Pedestrian accident and ‘drive-through’ storefront crash have kept police busy in Morristown

This vacant Market Street storefront sustained heavy damage when a car sailed through it. The incident remains under investigation. Photo by Kevin Coughlin
This vacant Market Street storefront sustained heavy damage when a car sailed through it. The incident remains under investigation. Photo by Kevin Coughlin
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Area of pedestrian accident in Morristown, March 28, 2015. Image: Google Earth
Area of pedestrian accident in Morristown, March 28, 2015. TD Bank is to the left; Valley National Bank driveway is to the right. Image: Google Earth

Talk about twin strokes of luck.

A car that blind-sided a Morristown pedestrian on Saturday was traveling slow.  And nobody was home when another vehicle turned a storefront into a drive-through early on Thursday.

As a precaution, a 62-year-old Morristown man was taken to the hospital after being struck at low speed by a car exiting a driveway onto South Street, police said.

The victim had been walking in front of the 10 Madison Ave. complex around 11:13 am on March 28, 2015, when he was hit by a Toyota Prius driven by Juan Medina, 35, of South Orange, said Police Lt. Stuart Greer.

Medina told Officer Brendan Murphy that he was pulling out of the complex to turn onto South Street and did not see the pedestrian prior to the accident, according to Lt. Greer.  The driver was issued a ticket for failing to yield to a pedestrian.

An ambulance crew from the Morristown Fire Department transported the victim to Morristown Medical Center.  The man complained of minor pain in his shoulder, back and leg; he was taken to the emergency department for precautionary evaluation, Greer said.

Meanwhile, authorities are investigating details surrounding a vehicle that drove through a vacant storefront early on Thursday.

This vacant Market Street storefront sustained heavy damage when a car sailed through it. The incident remains under investigation. Photo by Kevin Coughlin
This vacant Market Street storefront sustained heavy damage when a car sailed through it. The incident remains under investigation. Photo by Kevin Coughlin

The vehicle came down Maple Avenue and kept going at the T intersection, through the window of the former Accents on Knits store at 55 Market St., said building owner Harry Simon.  It happened around 1 am, he said, though he did not discover it until he came to work in the morning at his Simon Gallery.

“I got a call from a friend of mine… he asked me if I saw the knitting shop,” Simon recounted. “I said no. He said, ‘You better take a look at it.'”

The vehicle blasted through the facade and another wall inside the store — which, luckily, has been vacant since Dec. 31, 2014.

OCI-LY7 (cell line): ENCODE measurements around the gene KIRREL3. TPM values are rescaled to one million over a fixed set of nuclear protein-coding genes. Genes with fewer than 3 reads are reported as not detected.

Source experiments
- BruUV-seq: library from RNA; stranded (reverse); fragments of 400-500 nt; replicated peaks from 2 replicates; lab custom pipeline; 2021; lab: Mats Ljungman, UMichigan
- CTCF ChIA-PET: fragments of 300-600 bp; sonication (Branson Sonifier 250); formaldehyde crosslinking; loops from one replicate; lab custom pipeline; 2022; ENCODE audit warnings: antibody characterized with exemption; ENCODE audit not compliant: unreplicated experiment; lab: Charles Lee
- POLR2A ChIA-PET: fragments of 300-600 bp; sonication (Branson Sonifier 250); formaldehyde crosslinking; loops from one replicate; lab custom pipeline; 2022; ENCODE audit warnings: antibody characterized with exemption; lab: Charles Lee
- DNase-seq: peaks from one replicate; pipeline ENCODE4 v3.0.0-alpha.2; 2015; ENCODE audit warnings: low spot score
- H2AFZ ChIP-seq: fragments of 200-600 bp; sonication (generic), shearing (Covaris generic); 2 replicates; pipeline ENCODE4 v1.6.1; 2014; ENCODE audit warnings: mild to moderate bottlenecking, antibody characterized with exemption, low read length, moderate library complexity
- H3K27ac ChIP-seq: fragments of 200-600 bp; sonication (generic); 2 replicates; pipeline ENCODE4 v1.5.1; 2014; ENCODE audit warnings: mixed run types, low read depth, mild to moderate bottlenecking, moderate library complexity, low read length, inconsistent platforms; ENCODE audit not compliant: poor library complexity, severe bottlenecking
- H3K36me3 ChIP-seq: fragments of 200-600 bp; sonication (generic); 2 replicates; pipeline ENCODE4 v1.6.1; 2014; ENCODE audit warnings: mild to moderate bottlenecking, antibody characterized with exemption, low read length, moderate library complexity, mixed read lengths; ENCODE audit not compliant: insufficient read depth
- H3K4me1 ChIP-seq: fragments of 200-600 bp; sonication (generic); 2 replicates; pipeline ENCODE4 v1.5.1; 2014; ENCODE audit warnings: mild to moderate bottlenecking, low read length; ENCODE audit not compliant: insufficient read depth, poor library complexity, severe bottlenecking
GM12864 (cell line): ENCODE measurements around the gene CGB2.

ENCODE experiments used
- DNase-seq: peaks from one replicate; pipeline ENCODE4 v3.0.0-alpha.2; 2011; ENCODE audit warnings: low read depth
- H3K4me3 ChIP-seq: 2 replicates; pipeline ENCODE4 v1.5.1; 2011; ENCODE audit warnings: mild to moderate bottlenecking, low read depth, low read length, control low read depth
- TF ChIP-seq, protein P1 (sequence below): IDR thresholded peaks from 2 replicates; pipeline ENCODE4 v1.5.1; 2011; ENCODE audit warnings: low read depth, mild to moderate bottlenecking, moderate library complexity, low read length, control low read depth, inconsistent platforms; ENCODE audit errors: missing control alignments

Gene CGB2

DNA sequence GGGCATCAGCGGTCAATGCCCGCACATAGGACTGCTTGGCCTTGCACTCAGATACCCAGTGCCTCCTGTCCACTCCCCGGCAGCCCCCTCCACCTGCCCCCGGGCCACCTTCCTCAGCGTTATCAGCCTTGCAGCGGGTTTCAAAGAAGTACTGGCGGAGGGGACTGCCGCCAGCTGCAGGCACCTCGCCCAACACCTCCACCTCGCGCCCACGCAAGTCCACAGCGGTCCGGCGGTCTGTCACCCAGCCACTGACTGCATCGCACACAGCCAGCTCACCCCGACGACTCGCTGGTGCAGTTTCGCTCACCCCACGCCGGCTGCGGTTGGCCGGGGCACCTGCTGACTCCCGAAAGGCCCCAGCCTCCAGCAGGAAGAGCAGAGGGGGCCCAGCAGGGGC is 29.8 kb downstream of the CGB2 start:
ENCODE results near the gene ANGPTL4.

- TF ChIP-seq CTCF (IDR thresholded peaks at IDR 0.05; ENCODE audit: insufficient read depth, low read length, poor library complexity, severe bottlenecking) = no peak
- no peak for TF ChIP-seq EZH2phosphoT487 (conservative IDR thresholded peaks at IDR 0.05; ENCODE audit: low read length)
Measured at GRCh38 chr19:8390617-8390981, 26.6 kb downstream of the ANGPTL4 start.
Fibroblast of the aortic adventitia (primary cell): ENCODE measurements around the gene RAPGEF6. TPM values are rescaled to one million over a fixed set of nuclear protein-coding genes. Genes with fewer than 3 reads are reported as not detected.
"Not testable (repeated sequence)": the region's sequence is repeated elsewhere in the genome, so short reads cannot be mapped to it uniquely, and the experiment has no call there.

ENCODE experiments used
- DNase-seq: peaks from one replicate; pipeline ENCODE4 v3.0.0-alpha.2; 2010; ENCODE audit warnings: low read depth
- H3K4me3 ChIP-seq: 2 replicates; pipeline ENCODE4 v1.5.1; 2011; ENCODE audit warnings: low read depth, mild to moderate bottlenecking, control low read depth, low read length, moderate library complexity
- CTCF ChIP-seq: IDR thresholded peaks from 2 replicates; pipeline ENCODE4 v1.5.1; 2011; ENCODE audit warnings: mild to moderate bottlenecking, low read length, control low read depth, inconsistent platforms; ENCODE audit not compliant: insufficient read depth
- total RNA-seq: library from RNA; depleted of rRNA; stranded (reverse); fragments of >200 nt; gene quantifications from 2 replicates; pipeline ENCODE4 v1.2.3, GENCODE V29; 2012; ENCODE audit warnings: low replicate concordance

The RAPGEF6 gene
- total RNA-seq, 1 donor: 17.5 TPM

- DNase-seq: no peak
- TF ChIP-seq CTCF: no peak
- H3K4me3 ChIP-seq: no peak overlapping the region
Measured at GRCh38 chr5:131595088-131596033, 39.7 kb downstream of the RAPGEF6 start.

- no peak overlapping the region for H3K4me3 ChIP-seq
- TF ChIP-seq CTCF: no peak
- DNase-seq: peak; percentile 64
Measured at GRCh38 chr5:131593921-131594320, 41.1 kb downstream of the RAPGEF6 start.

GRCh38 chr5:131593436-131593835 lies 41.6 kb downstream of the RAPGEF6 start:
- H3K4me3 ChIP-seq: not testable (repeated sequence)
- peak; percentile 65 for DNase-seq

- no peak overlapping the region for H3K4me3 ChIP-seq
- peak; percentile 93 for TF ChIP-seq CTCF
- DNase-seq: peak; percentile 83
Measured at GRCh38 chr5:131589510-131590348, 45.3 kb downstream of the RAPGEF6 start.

If the vehicle had been going a little faster, Simon speculated, it might have sailed clear through the building and landed on Bank Street.

Simon owns several buildings on that block, in a zone designated for redevelopment, and he’s just hoping that bad things really don’t come in threes.

In February 2014, heavy snow caused a roof collapse at another vacant structure he owns, a few doors down from the former knitting shop.

“The silver lining Thursday is that, if there had to be a storefront driven through, I was just happy it wasn’t the Gallery,” Simon said.

His art gallery on Bank Street sits at the bottom of Ann Street — a very steep hill.

 

 

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4 COMMENTS

  1. There is a BIG hidden secret in the auto industry…it’s called ELECTRONIC sudden unintended acceleration! I know…you thought that was just about FLOOR MATS and sticky pedals, or “driver error,” right? That’s certainly what TOYOTA would like you to continue to believe, BUT DON’T!

    These ultra-complex new engines are completely computer driven. Software is needed to control the throttle system. You THINK you are giving gas when you press the accelerator, but you are only SUGGESTING this to the computer. In electronic SUA cases, the throttle software may be glitch-prone and NOT do as you wish.

    What happens then? Well, the glitch may (and has for countless SUA victims) result in an OPEN THROTTLE situation. The brakes become INEFFECTIVE in these situations and crashes into storefronts, buildings, and homes have resulted.

    What does the automaker say? They hook the vehicles up to the computer and declare NOTHING WRONG! They cite the EDR which has erroneous data and say YOU were NOT braking. They point the finger at you based on AGE, GENDER, MEDICAL history, prescription meds, etc. YOU name it, they’ve TRIED it!

    Get the picture? And you THOUGHT the GM issue was big? Think again! This cover-up of ELECTRONIC SUA is scandalous and very well-orchestrated.

    Why even a WHISTLEBLOWER has been legally harassed by Toyota as it does NOT want her Toyota internal docs posted online anymore. The automaker wants to intimidate and SILENCE her. It doesn’t want the PUBLIC involved, for goodness sake!

    Charlene Blake

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